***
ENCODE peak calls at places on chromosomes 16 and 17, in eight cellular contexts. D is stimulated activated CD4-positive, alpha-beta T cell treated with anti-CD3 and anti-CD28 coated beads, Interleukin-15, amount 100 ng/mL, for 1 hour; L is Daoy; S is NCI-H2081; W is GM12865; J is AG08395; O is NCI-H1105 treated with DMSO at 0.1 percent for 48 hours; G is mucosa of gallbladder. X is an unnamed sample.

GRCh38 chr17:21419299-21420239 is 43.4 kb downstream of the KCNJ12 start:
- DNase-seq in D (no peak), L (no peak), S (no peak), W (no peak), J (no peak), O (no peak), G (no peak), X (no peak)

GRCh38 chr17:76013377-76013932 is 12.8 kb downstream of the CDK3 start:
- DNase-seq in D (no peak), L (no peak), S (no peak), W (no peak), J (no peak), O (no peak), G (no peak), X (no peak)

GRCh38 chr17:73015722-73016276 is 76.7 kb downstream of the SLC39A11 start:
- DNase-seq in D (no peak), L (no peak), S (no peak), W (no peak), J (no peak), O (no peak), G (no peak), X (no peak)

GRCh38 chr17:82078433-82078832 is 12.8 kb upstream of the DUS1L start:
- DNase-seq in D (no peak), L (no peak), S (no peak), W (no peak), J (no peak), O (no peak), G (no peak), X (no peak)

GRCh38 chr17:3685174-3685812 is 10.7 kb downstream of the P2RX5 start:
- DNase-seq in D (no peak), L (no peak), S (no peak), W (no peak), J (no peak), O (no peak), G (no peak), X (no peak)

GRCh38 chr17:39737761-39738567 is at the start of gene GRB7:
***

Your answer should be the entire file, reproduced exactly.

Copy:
ENCODE peak calls at places on chromosomes 16 and 17, in eight cellular contexts. D is stimulated activated CD4-positive, alpha-beta T cell treated with anti-CD3 and anti-CD28 coated beads, Interleukin-15, amount 100 ng/mL, for 1 hour; L is Daoy; S is NCI-H2081; W is GM12865; J is AG08395; O is NCI-H1105 treated with DMSO at 0.1 percent for 48 hours; G is mucosa of gallbladder. X is an unnamed sample.

GRCh38 chr17:21419299-21420239 is 43.4 kb downstream of the KCNJ12 start:
- DNase-seq in D (no peak), L (no peak), S (no peak), W (no peak), J (no peak), O (no peak), G (no peak), X (no peak)

GRCh38 chr17:76013377-76013932 is 12.8 kb downstream of the CDK3 start:
- DNase-seq in D (no peak), L (no peak), S (no peak), W (no peak), J (no peak), O (no peak), G (no peak), X (no peak)

GRCh38 chr17:73015722-73016276 is 76.7 kb downstream of the SLC39A11 start:
- DNase-seq in D (no peak), L (no peak), S (no peak), W (no peak), J (no peak), O (no peak), G (no peak), X (no peak)

GRCh38 chr17:82078433-82078832 is 12.8 kb upstream of the DUS1L start:
- DNase-seq in D (no peak), L (no peak), S (no peak), W (no peak), J (no peak), O (no peak), G (no peak), X (no peak)

GRCh38 chr17:3685174-3685812 is 10.7 kb downstream of the P2RX5 start:
- DNase-seq in D (no peak), L (no peak), S (no peak), W (no peak), J (no peak), O (no peak), G (no peak), X (no peak)

GRCh38 chr17:39737761-39738567 is at the start of gene GRB7: